By Dan Rahn
University of Georgia
Since 1994, the Georgia Plant Selections Committee, Inc., has been helping Georgia gardeners improve their landscapes. Each year they recommend a new list of beautiful, proven landscape plants.
The committee is made up of nurserymen, flower growers, landscapers, landscape designers, garden center managers and University of Georgia horticulturists. It was organized in 1994 to promote the production, sale and use of superior landscape plants.
Each year they select an annual, perennial, shrub and tree and sometimes a flowering vine from a long list of nominees and award them Georgia Gold Medals. Only the best of the best can earn the top honors.
What it takesTo choose the winners, the committee looks at seasonal interest, outstanding or unusual qualities, ease of propagation, hardiness, adaptability, durability, pest tolerance and lack of invasiveness.
The 2004 Georgia Gold Medal Winners:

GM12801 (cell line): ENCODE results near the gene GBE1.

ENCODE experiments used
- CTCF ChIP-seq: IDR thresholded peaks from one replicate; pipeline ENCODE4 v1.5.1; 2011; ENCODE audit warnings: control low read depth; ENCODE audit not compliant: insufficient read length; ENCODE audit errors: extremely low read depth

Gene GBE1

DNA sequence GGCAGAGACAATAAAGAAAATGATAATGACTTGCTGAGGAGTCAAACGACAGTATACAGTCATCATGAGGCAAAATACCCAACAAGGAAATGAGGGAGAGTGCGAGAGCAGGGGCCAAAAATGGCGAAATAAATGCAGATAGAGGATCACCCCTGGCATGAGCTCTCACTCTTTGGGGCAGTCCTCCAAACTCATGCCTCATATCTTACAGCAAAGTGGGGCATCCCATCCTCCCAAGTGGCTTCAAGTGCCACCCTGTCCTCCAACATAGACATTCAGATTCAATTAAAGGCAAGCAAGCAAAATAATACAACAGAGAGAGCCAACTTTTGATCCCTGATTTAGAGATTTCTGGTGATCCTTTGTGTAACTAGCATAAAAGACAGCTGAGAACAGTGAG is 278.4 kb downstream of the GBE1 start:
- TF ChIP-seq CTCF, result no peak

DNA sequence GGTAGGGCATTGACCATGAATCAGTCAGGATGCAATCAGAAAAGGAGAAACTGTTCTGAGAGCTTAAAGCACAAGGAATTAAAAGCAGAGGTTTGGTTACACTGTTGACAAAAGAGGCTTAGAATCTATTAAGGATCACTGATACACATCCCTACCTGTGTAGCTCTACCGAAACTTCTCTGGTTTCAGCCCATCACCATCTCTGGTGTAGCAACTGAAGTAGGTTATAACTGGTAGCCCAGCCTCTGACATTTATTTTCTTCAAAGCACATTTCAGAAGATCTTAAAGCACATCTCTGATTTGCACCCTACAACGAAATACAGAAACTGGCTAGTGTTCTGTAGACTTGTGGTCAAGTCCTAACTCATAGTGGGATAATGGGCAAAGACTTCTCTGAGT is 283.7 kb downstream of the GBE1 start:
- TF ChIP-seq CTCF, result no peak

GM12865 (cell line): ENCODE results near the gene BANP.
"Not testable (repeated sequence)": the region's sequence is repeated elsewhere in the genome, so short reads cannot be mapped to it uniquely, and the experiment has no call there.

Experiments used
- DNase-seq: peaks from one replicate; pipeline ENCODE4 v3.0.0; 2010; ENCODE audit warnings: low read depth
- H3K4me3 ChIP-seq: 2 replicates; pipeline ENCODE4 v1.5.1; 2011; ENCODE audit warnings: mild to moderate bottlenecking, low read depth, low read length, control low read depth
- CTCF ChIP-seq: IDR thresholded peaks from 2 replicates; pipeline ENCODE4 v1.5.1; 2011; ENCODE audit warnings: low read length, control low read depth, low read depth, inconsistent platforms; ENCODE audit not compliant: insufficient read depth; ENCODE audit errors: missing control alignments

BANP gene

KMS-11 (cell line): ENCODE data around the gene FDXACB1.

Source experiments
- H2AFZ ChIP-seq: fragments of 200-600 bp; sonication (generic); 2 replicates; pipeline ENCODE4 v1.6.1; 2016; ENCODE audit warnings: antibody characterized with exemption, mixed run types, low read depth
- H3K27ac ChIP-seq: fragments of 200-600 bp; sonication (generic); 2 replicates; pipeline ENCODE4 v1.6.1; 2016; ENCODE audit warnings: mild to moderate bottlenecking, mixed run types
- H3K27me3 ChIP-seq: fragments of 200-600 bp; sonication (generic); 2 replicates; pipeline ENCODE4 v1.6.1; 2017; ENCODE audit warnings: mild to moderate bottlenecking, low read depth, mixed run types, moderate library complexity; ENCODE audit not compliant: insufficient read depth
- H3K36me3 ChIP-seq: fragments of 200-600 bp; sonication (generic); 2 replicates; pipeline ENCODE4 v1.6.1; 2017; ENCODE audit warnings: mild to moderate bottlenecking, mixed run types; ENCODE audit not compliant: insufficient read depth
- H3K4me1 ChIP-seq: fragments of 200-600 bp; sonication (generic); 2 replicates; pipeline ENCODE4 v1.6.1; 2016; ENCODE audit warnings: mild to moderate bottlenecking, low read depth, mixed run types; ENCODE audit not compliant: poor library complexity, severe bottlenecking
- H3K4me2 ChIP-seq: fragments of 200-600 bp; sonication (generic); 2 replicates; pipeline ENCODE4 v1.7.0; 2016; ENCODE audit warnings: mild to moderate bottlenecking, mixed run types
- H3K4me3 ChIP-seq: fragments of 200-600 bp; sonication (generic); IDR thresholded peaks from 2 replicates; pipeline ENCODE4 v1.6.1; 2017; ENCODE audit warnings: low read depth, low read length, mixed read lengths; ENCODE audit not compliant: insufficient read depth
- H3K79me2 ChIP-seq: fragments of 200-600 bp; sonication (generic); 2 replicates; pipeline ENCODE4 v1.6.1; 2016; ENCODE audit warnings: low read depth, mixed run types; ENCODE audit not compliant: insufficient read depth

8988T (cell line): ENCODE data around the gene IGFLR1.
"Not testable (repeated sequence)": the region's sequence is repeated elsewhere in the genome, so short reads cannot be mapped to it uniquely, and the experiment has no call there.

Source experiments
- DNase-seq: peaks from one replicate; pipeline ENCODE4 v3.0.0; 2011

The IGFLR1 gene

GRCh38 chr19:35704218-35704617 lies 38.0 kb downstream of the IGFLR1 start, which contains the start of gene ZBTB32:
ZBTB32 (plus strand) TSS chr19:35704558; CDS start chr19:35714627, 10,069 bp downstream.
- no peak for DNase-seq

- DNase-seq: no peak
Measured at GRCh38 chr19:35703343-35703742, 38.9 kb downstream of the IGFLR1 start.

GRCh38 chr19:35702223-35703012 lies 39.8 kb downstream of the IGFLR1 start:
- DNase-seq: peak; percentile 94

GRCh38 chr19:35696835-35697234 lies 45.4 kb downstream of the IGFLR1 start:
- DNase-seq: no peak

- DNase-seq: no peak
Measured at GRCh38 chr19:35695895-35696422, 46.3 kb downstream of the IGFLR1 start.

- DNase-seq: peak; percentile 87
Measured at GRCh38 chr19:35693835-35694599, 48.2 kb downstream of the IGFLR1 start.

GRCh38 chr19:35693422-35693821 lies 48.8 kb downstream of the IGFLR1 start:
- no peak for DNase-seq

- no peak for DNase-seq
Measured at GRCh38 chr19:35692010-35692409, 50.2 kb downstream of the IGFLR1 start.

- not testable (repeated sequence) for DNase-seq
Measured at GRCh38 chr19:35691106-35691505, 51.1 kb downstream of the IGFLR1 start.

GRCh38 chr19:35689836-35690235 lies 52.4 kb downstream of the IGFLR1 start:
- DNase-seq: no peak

Chartreuse Joseph's Coat is an annual bedding plant prized for its yellow-green foliage. It's trouble-free in the landscape from spring to fall frost. The stems and leaves both are bright yellow-green, providing season-long color while requiring little routine care. It's a choice plant for today's part-time gardener.
Anise Hyssop hybrids, including "Apricot Sunrise," "Firebird," "Tutti Frutti" and "Blue Fortune," are the herbaceous perennial winners. These flowering herbs are prized for their aromatic foliage, tolerance to pests (including deer) and nonstop flowering from spring to fall. Just about anybody can grow Anise Hyssop with ease.
Summer Snowflake viburnum is a flowering shrub that blooms in spring, then repeats its blooms throughout the summer and fall. The flowers give way in late summer to clusters of bright-red fruit that fade to black. A wine-red leaf color signals the end to another growing season.
Bald cypress is the tree winner. It's a native tree seldom appreciated outside the swamps of south Georgia. But it's surprisingly drought-tolerant and will adapt to a range of growing conditions. Orange fall color and a peeling bark are other outstanding merits.
To learn more about on the Georgia Gold Medal Winners program, visit the Web at www.georgiagoldmedal.com. The site shows the plants chosen by the Georgia Plant Selections Committee from 1994 to 2003.
(Dan Rahn is a news editor with the University of Georgia College of Agricultural and Environmental Sciences.)